DNA

I Tried to Get My DNA Back From 23andMe. Here’s What Happened.

Concerned that my spit sample had already been sold to a Big Pharma partner, I offered to swing by the office and pick it up myself

It took a surprising amount of spit to hit the fill line on the 23andMe DNA sample kit — I kept having to swish my tongue around and create more and more saliva until I finally hit the line. And to be honest, I’ve never even been all that interested in my heritage, but I did want to find out what exactly happens to someone’s DNA when they send it to one of these companies, and more importantly, if getting a sample back from them is possible. (Also, I guess I was a little curious as to whether I actually had that 1/16 Cherokee Indian in me that I’d always heard about.) Anyway, this being the only real way in, I spat myself dry, sealed the tube shut, sent it to 23andMe and waited.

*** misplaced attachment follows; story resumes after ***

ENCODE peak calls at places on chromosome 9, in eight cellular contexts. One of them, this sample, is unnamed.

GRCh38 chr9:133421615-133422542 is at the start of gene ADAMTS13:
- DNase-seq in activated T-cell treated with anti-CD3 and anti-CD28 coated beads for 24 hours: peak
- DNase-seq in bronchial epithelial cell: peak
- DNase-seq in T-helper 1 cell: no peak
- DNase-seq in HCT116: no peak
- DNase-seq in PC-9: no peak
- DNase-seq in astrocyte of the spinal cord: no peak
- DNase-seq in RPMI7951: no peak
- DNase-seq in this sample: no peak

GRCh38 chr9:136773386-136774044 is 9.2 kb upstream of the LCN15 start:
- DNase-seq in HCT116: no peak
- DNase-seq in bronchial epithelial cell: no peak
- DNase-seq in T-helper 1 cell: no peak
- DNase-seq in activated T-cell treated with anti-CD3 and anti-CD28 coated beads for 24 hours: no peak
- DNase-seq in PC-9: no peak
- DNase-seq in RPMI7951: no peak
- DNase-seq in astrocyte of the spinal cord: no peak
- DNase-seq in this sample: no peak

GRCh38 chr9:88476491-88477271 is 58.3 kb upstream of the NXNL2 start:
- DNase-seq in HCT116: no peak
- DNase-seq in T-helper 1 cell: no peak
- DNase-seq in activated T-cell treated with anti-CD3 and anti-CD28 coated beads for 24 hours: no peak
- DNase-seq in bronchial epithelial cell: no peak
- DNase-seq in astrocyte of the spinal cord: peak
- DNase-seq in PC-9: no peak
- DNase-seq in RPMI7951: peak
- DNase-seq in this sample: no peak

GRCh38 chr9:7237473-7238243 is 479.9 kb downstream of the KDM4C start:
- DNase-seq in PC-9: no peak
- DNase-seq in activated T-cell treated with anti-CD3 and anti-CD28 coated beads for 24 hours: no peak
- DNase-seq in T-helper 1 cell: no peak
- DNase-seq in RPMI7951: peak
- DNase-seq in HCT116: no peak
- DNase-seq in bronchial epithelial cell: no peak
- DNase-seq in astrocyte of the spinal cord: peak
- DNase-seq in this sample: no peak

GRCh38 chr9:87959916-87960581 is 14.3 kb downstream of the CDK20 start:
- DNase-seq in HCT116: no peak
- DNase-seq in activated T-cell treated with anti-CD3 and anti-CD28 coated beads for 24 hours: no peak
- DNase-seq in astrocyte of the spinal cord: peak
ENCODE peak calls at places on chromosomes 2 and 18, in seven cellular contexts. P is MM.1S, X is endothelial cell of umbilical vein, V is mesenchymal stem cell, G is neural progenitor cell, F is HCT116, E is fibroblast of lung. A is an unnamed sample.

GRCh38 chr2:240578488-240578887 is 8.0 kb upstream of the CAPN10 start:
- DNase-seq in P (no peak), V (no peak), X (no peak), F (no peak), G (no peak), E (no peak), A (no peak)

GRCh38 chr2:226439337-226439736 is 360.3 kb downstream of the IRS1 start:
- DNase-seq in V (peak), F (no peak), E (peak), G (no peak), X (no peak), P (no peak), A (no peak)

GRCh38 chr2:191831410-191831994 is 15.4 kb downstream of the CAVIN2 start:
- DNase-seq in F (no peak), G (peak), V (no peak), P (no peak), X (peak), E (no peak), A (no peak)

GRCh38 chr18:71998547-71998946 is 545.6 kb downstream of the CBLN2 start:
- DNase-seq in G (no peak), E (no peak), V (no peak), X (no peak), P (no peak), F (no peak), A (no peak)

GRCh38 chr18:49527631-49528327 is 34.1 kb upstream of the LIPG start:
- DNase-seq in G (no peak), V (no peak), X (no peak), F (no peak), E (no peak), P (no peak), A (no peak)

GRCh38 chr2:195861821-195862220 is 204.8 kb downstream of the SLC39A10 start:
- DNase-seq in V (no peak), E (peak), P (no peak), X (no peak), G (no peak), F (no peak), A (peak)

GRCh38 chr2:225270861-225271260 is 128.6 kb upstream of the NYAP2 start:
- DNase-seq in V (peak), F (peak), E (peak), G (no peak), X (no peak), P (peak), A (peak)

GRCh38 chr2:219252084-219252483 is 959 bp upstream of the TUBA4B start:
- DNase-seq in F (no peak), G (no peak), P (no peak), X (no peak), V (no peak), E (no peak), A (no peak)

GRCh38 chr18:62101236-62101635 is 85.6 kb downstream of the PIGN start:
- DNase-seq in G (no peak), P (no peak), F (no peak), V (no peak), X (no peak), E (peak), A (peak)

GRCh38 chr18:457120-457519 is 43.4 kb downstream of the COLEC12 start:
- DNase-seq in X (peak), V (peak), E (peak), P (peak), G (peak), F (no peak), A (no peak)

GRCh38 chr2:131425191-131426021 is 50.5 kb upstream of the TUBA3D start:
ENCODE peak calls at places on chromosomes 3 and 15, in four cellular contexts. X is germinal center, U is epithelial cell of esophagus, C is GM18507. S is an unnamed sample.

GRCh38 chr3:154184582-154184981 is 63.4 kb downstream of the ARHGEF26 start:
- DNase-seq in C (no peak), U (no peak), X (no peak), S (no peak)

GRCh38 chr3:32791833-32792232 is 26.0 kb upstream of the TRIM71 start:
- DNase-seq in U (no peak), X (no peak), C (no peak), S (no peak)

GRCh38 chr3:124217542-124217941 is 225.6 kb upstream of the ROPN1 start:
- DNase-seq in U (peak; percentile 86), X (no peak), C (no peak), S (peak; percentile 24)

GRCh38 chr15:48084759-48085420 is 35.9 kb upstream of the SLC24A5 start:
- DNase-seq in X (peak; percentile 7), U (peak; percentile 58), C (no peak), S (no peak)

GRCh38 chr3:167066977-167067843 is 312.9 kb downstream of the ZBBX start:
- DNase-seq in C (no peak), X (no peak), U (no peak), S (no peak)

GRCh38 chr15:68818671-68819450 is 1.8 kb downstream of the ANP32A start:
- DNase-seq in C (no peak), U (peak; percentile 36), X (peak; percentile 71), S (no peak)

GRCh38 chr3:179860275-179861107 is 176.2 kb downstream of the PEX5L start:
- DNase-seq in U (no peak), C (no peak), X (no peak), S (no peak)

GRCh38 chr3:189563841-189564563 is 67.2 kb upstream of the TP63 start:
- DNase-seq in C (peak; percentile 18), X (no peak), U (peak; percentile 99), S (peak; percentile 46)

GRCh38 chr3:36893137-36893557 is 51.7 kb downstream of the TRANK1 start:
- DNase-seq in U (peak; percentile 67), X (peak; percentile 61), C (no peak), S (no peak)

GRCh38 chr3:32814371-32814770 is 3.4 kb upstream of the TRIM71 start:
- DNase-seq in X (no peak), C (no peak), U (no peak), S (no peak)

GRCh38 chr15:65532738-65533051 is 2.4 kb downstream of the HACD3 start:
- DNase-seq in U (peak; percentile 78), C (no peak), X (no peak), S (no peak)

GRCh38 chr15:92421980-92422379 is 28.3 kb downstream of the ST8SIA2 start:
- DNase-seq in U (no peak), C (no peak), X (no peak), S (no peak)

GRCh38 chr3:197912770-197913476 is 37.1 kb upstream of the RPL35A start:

Less than two weeks later my results were ready — way faster than the six weeks they’d promised. I took a look at my profile and found predictably boring results: 40.4 percent British and Irish; 22.8 percent French and German; 17 percent Scandinavian; 16.8 percent “broadly Northwestern European,” whatever that means; and 0.8 percent Southern European. Basically, all kinds of white, plus not even a hint of Native American. Big whoop.

Now that it was all processed came the ultimate test: trying to get them to delete my information and send me back my vile of fluid. My confidence going into this venture wasn’t very high, as some of what I’d read online was really troubling — say, how the FBI may have seized one woman’s DNA from a similar firm to investigate the agency, and how these organizations tend to be just barely compliant with the GDPR (the General Data Protection Regulation). Then there was the case of the Golden State Killer, who was caught because a relative of his had submitted his DNA to a genetics research organization (of course I’m glad that guy was caught, but I imagine Thanksgiving dinners have gotten way more uncomfortable for the one who submitted his DNA, and I just don’t want to be in that position).